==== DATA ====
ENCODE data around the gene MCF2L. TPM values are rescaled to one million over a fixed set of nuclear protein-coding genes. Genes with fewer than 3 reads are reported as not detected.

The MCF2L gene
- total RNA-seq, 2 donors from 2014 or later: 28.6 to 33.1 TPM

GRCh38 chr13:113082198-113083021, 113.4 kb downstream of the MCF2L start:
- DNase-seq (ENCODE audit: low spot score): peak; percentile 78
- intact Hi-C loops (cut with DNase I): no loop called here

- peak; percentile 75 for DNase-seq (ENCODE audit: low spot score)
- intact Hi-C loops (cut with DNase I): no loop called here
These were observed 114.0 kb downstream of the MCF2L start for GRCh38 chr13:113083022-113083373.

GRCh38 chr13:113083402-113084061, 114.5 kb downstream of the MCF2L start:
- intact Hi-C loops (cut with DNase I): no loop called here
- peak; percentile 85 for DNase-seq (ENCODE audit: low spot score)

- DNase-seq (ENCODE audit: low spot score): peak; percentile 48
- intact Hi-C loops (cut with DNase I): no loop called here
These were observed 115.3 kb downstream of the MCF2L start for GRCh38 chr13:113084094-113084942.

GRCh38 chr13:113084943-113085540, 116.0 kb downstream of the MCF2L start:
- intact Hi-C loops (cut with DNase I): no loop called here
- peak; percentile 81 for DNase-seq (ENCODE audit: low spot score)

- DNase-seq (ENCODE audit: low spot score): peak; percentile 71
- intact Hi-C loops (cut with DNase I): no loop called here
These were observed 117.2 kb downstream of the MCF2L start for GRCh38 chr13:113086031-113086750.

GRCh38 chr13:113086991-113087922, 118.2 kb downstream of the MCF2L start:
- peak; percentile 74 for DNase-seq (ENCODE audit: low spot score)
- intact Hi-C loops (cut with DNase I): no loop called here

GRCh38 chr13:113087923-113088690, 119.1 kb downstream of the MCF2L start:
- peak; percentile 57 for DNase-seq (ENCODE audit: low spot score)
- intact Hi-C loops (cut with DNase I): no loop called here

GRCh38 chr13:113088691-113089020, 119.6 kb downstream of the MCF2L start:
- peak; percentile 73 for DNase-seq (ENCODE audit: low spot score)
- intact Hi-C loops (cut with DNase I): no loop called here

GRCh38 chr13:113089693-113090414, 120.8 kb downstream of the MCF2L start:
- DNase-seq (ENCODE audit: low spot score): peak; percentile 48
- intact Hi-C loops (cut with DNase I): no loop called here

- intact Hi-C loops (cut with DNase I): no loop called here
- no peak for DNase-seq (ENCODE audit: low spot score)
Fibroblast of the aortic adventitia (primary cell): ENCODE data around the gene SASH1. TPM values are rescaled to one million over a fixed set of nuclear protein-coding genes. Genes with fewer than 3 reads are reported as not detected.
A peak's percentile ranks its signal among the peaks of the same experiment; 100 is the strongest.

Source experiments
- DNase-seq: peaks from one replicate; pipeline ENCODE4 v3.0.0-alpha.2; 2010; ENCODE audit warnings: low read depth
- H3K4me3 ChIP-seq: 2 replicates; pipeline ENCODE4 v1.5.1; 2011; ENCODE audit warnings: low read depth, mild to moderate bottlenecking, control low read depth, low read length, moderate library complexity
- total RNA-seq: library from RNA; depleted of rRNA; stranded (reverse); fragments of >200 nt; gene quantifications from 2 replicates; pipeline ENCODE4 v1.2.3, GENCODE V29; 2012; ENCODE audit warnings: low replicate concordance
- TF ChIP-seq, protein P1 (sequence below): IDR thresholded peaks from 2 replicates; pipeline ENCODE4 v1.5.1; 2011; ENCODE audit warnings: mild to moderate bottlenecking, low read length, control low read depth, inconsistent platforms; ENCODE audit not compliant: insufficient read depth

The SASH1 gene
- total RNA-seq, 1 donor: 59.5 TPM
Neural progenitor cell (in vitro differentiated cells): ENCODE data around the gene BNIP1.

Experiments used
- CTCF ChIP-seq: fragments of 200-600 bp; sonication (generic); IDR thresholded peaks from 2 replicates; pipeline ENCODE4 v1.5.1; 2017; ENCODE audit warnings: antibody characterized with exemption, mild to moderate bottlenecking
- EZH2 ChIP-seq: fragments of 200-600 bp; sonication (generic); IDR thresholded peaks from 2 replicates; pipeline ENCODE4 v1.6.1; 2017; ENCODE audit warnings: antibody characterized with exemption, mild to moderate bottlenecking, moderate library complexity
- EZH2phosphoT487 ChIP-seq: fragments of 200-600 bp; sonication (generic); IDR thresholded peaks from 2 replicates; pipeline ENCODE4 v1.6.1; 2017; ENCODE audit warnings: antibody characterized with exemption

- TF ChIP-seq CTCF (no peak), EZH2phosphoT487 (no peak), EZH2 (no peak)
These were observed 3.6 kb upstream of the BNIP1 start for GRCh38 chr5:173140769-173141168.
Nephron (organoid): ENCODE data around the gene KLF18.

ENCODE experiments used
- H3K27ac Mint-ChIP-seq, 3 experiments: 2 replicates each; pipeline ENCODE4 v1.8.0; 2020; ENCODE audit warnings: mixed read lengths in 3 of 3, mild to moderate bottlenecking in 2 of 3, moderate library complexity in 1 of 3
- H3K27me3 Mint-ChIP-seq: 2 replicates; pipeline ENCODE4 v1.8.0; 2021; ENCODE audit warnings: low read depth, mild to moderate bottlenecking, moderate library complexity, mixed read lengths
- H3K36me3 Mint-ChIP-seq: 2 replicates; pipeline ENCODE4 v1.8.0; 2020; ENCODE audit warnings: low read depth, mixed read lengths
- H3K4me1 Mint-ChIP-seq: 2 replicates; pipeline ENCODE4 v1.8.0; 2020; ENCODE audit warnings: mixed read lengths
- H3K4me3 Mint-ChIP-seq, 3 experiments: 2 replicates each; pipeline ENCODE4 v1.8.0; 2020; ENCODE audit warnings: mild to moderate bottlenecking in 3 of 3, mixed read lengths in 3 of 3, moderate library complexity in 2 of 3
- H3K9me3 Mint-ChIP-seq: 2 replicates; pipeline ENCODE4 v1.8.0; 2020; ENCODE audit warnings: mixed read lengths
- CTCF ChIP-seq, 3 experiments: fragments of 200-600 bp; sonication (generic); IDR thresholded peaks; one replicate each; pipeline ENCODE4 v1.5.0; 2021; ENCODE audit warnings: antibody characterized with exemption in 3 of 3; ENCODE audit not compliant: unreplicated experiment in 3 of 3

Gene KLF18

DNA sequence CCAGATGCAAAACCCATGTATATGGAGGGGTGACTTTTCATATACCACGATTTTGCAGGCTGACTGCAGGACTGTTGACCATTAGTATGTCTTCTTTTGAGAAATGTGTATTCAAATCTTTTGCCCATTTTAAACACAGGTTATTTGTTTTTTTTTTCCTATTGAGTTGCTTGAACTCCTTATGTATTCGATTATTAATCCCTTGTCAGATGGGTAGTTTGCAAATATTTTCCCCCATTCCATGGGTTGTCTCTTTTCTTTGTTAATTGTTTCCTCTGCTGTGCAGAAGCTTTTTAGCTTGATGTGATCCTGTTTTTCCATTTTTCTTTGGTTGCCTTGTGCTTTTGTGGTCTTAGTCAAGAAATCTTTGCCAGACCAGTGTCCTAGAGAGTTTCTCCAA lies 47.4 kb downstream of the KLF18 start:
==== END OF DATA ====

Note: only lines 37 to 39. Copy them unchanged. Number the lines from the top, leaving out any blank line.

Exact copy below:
A peak's percentile ranks its signal among the peaks of the same experiment; 100 is the strongest.

Source experiments
- DNase-seq: peaks from one replicate; pipeline ENCODE4 v3.0.0-alpha.2; 2010; ENCODE audit warnings: low read depth